Sometimes I lie awake at night and think about something one of my high school teachers once asked. I know this sounds ridiculous but I have not been able to forget it and it has been consuming me for over a decade now. It was a rhetorical question, and I never understood or found out the answer. Now I know what you’re going to say next – the purpose of rhetorical questions is to encourage critical thinking, not giving answers. But 15 years of critical thinking in the dark later, I still can’t figure out what it was all supposed to mean, and I feel that in order to move on with my life I need to deal with this question once and for all.
The question was asked by my sociology teacher, who was explaining the underlying gender roles we have in society. It was very interesting. But then, with no particular context, he ended the lesson by saying:
“And I want to leave you with a final thought on how we raise boys and girls differently – we give boys cars to play with, and we give girls dolls to play with – I mean, think about it. Which one is more realistic?
I’ll see you all next week.”
Although I was completely confused, I didn’t dare to say or ask anything because he said it with such confidence, like it was a really obvious, in-your-face kind of comment and only a stupid person would raise their hand and asking seemingly redundant questions.
But Sir, after years of tossing and turning in bed trying to understand your point, I want to put my questions out there.
Firstly, in terms of realism, both cars and dolls would score equally realistic (or unrealistic). Both are an imitation of a real thing, though perhaps in terms of size the ‘doll to real baby’ ratio is certainly more realistic than the ‘toy car to real car’. On the other hand, a toy car can drive around with the help of manual operation while a doll can’t do anything, unless you buy those fancy ones that have a button to cry and poop. But real babies, from what I’ve heard so far, don’t have buttons for that.
So maybe you didn’t mean realistic in the literal sense but perhaps you meant what is more ‘real’ in life, as in ‘responsibility’. One might argue that yes, babies are serious business and you could kill it without proper care, but imagine all the countless babies you could kill if you drove your car irresponsibly in a school zone. So the death toll would certainly be higher in the car scenario which might be why we ask little boys to start practising early on. In fact, you need to go to a special school and get a special licence for a car, whereas even the most unqualified and irresponsible people can make babies; indeed many babies are in fact the direct result of two unqualified and irresponsible people getting together.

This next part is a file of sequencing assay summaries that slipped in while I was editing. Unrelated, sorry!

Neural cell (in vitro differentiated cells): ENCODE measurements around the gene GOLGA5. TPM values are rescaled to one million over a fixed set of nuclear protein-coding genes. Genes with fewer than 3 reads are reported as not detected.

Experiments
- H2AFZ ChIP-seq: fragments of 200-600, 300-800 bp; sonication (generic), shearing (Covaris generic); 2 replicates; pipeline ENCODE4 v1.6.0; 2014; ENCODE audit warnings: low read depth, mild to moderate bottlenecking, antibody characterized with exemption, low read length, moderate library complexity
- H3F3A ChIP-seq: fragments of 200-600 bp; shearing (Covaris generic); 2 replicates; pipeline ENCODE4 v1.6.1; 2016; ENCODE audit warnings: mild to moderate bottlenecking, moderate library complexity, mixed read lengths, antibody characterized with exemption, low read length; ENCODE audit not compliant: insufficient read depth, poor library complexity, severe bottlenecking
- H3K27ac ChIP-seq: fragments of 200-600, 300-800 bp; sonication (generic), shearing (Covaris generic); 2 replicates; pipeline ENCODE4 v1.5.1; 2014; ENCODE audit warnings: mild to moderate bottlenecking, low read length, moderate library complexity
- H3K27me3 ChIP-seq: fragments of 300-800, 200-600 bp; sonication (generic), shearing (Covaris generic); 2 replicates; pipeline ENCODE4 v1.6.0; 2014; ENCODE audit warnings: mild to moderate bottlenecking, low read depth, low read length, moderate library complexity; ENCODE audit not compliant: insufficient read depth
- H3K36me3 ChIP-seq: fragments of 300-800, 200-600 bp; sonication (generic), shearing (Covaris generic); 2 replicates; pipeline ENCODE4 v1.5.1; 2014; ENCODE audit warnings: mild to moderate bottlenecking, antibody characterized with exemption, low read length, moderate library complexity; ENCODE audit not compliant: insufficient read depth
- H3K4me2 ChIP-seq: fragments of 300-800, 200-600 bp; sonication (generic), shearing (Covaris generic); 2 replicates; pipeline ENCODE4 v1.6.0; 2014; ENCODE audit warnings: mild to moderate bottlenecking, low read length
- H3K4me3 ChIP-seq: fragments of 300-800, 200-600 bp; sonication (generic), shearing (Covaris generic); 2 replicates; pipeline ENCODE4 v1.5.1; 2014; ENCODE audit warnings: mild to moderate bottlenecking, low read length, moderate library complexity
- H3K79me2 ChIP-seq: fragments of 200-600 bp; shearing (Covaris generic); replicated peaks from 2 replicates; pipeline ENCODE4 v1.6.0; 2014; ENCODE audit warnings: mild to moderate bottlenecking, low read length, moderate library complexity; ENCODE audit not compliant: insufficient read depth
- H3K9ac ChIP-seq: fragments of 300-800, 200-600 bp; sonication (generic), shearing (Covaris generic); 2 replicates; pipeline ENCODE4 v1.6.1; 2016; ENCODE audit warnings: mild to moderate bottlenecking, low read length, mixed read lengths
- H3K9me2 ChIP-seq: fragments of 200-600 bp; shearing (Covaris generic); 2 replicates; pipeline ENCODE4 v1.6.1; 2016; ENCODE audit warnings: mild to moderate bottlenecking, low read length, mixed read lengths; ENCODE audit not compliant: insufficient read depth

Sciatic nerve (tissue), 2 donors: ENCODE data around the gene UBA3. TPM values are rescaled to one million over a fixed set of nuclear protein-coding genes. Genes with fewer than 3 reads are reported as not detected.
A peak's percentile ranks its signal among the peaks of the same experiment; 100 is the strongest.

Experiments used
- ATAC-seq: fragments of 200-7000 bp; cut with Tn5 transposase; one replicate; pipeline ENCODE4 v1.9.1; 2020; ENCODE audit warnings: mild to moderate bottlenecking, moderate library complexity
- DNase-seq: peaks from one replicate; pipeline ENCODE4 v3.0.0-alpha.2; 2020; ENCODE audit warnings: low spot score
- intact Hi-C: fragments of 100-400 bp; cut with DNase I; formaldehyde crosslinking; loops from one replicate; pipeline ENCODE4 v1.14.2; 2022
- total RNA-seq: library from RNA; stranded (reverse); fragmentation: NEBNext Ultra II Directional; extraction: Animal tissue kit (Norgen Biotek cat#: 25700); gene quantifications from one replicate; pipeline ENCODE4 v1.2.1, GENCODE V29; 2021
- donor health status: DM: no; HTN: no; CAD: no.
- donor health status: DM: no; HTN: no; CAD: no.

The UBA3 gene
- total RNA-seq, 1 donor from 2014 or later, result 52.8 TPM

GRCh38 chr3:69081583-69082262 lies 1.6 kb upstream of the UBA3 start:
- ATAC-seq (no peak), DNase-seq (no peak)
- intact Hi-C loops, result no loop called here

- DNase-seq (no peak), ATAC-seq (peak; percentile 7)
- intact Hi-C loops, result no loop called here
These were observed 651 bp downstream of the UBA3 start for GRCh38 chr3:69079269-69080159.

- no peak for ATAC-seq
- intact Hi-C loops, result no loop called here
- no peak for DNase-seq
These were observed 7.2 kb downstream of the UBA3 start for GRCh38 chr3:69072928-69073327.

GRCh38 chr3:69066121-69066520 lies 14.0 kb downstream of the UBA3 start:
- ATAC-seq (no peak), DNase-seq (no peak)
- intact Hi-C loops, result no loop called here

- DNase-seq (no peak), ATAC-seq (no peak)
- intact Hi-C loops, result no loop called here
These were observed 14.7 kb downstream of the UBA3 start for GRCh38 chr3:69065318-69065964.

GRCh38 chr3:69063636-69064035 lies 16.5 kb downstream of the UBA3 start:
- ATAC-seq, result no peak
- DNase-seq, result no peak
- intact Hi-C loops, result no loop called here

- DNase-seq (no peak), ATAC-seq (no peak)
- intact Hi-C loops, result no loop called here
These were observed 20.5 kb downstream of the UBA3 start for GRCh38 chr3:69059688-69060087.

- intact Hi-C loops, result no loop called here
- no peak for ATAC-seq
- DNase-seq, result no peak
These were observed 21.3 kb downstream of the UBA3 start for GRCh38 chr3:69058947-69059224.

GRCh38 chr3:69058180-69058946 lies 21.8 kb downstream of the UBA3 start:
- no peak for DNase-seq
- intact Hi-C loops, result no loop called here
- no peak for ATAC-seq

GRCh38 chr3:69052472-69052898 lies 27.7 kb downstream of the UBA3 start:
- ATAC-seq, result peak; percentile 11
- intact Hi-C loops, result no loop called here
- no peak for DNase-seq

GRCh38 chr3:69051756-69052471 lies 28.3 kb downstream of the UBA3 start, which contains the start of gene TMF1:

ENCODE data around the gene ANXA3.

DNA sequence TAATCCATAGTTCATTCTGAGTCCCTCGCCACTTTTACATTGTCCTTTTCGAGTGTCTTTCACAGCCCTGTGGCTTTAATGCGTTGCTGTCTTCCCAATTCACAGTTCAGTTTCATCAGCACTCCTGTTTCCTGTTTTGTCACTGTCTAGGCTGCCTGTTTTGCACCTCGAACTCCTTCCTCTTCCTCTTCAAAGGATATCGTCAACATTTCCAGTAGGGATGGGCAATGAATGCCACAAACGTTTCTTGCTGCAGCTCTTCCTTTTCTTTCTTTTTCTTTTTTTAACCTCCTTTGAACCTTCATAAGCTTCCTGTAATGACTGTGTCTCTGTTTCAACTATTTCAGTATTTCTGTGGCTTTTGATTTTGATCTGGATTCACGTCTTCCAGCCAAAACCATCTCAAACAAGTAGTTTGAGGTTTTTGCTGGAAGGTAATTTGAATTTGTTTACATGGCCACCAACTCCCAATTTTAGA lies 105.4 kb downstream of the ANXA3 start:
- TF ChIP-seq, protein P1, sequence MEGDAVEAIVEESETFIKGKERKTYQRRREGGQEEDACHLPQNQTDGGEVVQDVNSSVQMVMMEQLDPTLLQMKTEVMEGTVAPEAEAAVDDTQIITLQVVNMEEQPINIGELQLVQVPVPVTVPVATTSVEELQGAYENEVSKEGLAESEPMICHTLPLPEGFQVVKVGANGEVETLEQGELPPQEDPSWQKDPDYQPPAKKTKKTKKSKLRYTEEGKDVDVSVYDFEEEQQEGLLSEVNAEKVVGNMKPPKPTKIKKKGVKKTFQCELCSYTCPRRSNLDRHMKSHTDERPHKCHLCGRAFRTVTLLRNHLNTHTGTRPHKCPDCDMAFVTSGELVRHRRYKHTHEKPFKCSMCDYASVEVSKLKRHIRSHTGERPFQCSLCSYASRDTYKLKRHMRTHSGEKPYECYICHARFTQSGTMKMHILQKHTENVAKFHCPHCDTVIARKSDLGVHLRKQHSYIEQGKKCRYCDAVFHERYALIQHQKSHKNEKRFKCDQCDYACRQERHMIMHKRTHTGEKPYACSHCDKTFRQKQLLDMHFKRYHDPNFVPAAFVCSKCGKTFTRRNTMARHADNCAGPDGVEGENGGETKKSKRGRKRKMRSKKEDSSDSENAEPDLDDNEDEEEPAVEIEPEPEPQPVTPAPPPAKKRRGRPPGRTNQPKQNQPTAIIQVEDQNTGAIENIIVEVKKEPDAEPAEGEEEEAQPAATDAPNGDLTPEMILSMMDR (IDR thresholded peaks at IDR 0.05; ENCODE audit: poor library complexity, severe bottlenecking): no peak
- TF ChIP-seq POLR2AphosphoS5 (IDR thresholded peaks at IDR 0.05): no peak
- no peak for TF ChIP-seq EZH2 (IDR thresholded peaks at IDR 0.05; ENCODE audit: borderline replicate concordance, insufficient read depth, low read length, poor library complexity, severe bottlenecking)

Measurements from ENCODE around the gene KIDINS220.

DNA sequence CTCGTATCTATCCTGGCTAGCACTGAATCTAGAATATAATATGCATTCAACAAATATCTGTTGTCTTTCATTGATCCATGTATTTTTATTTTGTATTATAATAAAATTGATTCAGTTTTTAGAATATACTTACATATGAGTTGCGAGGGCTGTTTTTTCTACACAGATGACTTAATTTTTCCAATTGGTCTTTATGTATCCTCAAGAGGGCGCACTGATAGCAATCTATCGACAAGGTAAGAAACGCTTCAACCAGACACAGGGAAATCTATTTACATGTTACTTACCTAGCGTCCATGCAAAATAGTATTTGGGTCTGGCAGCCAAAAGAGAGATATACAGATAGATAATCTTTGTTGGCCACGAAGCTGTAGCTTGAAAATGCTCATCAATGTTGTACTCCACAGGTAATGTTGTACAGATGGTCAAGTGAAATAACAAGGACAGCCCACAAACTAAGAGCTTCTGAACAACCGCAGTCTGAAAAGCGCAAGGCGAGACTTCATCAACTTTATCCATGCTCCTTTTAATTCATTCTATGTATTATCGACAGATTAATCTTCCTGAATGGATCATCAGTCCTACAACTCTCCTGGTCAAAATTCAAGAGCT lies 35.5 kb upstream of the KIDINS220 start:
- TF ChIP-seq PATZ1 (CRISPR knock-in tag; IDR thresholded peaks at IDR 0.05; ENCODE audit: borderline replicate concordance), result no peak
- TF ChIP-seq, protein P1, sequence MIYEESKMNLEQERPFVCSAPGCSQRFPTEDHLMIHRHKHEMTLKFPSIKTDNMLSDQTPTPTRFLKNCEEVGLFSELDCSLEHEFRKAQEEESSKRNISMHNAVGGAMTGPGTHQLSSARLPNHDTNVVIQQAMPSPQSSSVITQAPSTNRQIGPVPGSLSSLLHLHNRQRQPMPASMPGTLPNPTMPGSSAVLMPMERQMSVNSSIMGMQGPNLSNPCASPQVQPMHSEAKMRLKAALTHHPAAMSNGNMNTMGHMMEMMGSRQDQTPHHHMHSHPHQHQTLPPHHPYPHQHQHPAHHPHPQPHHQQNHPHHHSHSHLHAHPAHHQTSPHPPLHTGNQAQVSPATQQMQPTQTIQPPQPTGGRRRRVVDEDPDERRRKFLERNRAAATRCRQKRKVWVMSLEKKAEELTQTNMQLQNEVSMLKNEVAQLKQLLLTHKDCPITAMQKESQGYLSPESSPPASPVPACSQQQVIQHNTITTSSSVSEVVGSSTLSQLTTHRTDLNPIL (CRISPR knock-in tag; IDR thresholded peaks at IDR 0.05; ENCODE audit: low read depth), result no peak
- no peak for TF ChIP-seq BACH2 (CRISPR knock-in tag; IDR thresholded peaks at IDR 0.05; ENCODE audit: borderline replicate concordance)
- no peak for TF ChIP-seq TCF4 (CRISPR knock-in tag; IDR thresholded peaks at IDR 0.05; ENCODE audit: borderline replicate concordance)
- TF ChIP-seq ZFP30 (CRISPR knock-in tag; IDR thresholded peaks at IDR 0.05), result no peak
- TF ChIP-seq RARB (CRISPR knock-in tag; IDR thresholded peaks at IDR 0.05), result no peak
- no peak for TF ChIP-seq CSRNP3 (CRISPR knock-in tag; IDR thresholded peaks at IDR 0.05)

Perhaps what you meant was that it was more gender role targeted, like pressuring little girls into mother roles while boys can play with their cars. Even in adult life cars can be used as a hobby or for sports, and we have yet to come up with hobbies or sports that involve racing babies or displaying babies at baby fairs or having baby magazines with reviews about the newest babies on the market.
Did you mean to teach me that dolls are more ‘adult-oriented’ or ‘mature’, that they take the fun out of childhood because while you’re still basically a baby yourself you’re already asked to look after a plastic baby to practise how to keep our species alive, while boys use cars to drive away from commitment? Is that what you meant?
I’m going to simply assume that this is what you meant. So of course we could simply swap, hand a girl a toy car and a boy a doll. And yes, years of playing with toy cars have resulted in girls driving nowadays, they even combined the two and drive their babies around town.
And we also gave dolls to boys, you know.
Usually a portable blow-up version they can put inside their car.
And sadly, sir, they didn’t bring paternal instincts to the fore, nor did they promote a new sense of commitment and responsibility. In fact, it resulted in rather disturbing outcomes.
Which is why we gave them back the toy cars.